Last Updated: 2007-11-29 14:12:19 -0400 (Reuters Health)
NEW YORK (Reuters Health) – The results of a study published in the November issue of the Archives of Pediatrics and Adolescent Medicine suggest that the addition of an exercise training program to standard care in children and adolescents with cerebral palsy improves physical fitness, participation level and quality of life.
Dr. Olaf Verschuren, of Rehabilitation Center "De Hoogstraat," Utrecht, and colleagues conducted a randomized, controlled trial with children with cerebral palsy recruited from four schools for special education in the Netherlands to evaluate the effects of an exercise training program on aerobic and anaerobic capacity. The 86 subjects were between 7 and 18 years old during the study, which was conducted between June 2005 and October 2006.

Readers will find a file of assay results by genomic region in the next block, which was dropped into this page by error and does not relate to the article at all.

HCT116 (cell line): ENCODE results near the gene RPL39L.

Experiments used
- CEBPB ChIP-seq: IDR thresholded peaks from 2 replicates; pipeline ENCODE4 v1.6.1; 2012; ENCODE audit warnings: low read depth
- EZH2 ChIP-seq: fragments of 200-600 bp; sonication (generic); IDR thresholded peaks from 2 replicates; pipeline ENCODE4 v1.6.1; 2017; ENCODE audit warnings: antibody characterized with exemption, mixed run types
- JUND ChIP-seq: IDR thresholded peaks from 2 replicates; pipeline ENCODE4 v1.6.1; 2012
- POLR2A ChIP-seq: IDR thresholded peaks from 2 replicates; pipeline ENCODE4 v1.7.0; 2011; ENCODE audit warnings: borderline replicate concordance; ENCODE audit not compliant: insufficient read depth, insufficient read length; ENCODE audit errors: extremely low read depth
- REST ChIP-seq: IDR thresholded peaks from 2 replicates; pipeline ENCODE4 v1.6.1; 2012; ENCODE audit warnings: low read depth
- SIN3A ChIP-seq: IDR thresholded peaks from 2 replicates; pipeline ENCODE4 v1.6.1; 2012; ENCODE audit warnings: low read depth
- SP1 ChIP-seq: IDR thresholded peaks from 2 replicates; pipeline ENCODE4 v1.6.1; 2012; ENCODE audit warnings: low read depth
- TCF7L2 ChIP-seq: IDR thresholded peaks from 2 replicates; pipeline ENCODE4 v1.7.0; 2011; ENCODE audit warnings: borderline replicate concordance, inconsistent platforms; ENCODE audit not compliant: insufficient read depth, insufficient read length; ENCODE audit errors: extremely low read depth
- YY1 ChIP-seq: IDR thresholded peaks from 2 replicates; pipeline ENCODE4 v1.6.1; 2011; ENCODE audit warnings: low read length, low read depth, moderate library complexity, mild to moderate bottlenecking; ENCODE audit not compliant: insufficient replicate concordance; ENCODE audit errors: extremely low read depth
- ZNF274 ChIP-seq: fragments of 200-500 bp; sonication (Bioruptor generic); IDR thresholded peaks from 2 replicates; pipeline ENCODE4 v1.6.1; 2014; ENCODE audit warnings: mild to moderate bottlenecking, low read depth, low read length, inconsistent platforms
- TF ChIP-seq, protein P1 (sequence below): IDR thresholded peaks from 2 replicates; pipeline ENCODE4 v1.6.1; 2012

The trial ran for 8 months, with two training sessions per week, each lasting 45 minutes. The exercise program involved group circuit training that focused on aerobic and anaerobic exercises. The main outcome measure was aerobic capacity assessed by the 10-m shuttle run test, and anaerobic capacity assessed by the Muscle Power Sprint Test.
A total of 65 subjects completed the study. Significant improvements on aerobic (p < 0.001) and anaerobic (p = 0.004) capacity were found for patients in the training group. A significant effect was also observed for agility, muscle strength, and athletic competence.
The intensity of participation showed a significant effect in favor of the training group on the overall formal, physical, and skill-based activities. A significant improvement for the motor, autonomy, and cognition domains was found on the health-related quality-of-life measure.
"The benefits that children gained during training were only partially maintained at follow-up," Dr. Verschuren and colleagues report. "It seems very difficult for children with cerebral palsy to maintain the gains of an exercise program."
"Consequently," they conclude, "children with cerebral palsy must continue their training to maintain their fitness levels."
Arch Pediatr Adolesc Med 2007;161:1075-1081.